Science-Minded Kids to Show Projects at MIT

Photo courtesy of MSSEF

The weather is finally turning to Spring… so what’s up for the weekend? At our house, the schedule is often packed with the kids’ sports and other activities and the weekends fly by too fast. But, maybe you can find time to squeeze in something different – the state science fair.

The Massachusetts State Science & Engineering Fair (MSSEF) for high school students is being held this Saturday, May 4 from 12:30 to 3:00 at MIT’s Johnson Athletics Center in Cambridge. It’s open to the public and it’s free.

At the fair, 300 of the “best of the best” high school science fair research and design projects will be on display from cities and towns across Massachusetts. This group of regional winners will present their projects to the judges at MIT to win $500,000 worth of scholarships and prizes.

Organizations such as MSSEF truly believe that these young scientists and engineers are the wave of the future, and put together an impressive event to showcase their efforts. Science and engineering fairs increase awareness of, exposure to, and participation in inquiry-based learning through the development of science and engineering projects. They then celebrate that learning through the science fair exhibition, judging, and awards.

At the national level, President Obama recently hosted the third annual White House Science Fair and met with about 100 student winners from a broad range of STEM competitions across the country.

Participating in a science fair—at any level—can inspire confidence and foster curiosity. Beyond merely learning about the steps of the scientific process, these students actually experience them. A survey of past participants of the Massachusetts State Science and Engineering Fair found that more than half were pursuing careers in science, technology, engineering and math (STEM)-related fields.

But the benefits are not only for the participants. Visiting a science fair with your kids can get them thinking about how science and engineering have an effect on their daily lives. And, although some projects are pretty complex, the most interesting ones are those where the student can explain their experiment or design challenge in simple terms, so even elementary school children will gain a level of understanding.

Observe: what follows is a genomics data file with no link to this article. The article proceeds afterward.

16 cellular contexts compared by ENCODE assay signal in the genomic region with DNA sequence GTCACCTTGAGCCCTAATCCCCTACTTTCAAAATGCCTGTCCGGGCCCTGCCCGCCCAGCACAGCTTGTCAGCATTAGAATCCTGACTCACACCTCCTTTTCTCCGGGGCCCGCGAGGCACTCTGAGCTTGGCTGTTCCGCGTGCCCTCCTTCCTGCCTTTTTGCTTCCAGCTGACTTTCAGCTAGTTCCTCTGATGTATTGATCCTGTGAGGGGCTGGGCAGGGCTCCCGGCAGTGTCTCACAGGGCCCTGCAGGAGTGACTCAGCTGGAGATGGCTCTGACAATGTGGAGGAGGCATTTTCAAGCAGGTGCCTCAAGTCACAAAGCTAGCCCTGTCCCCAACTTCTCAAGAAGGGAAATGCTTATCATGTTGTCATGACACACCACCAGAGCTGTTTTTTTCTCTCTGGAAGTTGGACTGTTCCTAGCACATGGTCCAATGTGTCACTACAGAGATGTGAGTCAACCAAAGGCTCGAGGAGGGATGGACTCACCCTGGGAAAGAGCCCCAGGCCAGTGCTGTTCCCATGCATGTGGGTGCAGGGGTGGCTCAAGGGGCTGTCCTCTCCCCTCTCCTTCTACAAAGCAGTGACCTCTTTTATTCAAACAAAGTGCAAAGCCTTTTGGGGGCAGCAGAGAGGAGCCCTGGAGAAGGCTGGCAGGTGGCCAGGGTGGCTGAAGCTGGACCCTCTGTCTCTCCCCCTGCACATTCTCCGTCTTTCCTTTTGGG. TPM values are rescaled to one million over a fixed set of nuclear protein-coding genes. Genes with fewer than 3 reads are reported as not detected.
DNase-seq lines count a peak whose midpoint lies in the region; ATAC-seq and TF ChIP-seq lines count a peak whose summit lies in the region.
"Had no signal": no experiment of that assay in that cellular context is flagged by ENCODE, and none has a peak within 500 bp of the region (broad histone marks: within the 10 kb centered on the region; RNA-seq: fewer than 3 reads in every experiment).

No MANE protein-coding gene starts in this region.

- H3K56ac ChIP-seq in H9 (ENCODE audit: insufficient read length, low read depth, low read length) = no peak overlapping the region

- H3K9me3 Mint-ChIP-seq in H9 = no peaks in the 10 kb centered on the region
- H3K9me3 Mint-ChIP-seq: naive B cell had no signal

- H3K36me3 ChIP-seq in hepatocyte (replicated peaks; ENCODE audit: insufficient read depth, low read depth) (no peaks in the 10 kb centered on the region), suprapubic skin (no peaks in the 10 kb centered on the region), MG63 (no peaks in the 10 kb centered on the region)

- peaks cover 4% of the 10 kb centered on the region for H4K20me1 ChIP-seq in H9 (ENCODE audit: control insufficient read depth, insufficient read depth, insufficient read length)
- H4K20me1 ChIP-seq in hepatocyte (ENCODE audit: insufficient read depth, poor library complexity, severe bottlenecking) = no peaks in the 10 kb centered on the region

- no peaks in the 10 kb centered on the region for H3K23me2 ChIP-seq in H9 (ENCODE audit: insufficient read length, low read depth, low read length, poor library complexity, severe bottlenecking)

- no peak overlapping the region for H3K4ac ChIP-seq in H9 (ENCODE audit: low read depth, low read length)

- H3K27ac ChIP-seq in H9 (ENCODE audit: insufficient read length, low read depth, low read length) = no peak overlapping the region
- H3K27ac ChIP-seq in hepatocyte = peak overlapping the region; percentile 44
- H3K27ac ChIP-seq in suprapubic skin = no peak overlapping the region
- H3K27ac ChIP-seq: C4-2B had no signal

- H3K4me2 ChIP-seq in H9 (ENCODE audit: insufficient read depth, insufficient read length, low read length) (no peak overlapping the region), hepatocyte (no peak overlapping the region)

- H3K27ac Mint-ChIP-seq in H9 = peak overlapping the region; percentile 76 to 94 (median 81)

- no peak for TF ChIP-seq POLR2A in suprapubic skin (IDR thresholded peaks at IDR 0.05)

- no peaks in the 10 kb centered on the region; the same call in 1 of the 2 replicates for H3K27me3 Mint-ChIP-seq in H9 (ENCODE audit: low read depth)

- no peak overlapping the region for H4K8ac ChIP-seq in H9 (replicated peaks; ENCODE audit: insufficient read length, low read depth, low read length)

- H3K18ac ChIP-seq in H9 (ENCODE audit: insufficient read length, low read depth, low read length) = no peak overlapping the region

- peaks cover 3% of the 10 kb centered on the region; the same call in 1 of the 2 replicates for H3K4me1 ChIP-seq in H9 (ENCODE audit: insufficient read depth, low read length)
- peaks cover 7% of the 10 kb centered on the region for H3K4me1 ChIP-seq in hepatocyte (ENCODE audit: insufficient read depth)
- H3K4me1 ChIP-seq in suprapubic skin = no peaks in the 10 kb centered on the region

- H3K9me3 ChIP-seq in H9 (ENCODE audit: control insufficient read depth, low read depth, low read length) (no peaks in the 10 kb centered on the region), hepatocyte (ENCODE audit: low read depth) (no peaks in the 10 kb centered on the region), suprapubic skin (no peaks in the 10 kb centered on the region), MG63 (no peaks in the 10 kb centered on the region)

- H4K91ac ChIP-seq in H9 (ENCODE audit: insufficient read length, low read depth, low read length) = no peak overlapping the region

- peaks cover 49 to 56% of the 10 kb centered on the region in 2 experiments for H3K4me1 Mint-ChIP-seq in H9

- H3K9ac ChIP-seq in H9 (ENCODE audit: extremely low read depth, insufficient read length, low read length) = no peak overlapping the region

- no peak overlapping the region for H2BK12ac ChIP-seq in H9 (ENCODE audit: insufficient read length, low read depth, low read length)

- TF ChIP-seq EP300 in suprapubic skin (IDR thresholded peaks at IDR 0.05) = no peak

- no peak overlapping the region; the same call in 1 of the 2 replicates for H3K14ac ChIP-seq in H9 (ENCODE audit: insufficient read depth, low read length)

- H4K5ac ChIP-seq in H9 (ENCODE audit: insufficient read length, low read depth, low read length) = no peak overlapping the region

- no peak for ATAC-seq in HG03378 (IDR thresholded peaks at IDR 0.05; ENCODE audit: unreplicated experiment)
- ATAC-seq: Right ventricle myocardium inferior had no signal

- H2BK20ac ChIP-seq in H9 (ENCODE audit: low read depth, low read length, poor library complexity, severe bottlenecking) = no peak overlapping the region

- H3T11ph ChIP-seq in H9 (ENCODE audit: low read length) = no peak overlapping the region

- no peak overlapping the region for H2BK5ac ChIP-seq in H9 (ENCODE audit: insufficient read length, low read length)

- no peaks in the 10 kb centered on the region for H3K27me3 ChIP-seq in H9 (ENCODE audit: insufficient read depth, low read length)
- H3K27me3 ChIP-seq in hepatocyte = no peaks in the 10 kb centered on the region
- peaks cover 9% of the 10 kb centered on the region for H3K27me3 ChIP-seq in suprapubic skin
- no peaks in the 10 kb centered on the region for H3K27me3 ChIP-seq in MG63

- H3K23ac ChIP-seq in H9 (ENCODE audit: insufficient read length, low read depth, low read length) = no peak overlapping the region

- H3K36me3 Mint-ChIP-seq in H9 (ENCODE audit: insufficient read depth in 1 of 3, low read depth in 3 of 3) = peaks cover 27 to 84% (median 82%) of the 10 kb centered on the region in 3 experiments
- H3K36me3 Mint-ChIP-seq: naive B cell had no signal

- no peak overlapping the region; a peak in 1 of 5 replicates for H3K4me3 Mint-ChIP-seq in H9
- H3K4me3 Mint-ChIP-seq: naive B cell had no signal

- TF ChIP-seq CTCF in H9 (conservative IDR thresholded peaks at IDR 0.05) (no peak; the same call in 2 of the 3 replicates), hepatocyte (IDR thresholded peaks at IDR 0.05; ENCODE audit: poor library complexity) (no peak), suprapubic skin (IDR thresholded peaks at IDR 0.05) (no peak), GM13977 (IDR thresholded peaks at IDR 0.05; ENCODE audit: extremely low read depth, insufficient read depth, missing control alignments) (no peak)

Here are some upcoming and past project titles that give you a sense of what you may learn:

  • Can Baby Diapers Save Future Farming?
  • Optimist or Pessimist: Can You be Influenced?
  • Cooling without Electricity: Engineering a New Refrigerator
  • Brace Yourself: Redesigning the Charleston Bending Back Brace
  • Evaluating Algae for Oil Extraction

Too often, we get caught up in our daily routines and fail to think ahead and expose our kids to something that may light a spark about future studies or careers. Visiting a science fair can do just that.

Here are some listings of science fairs, in case you want to check out one that is local to you. If the date has already past, mark next year’s event on your calendar now:

Did you ever participate in a science & engineering fair? Do you feel that it helped shape your higher education studies or career?

Photo courtesy of MSSEF

About Maria Doyle

Maria Doyle is an independent communications consultant in the Boston area. She helps high tech companies with their writing, especially making complex topics more easily understood. Some of the topics she enjoys writing about include engineering and design innovation, customer success stories, and other STEM-related topics. Maria loves the fact that the industry continues to change, which keeps things interesting.
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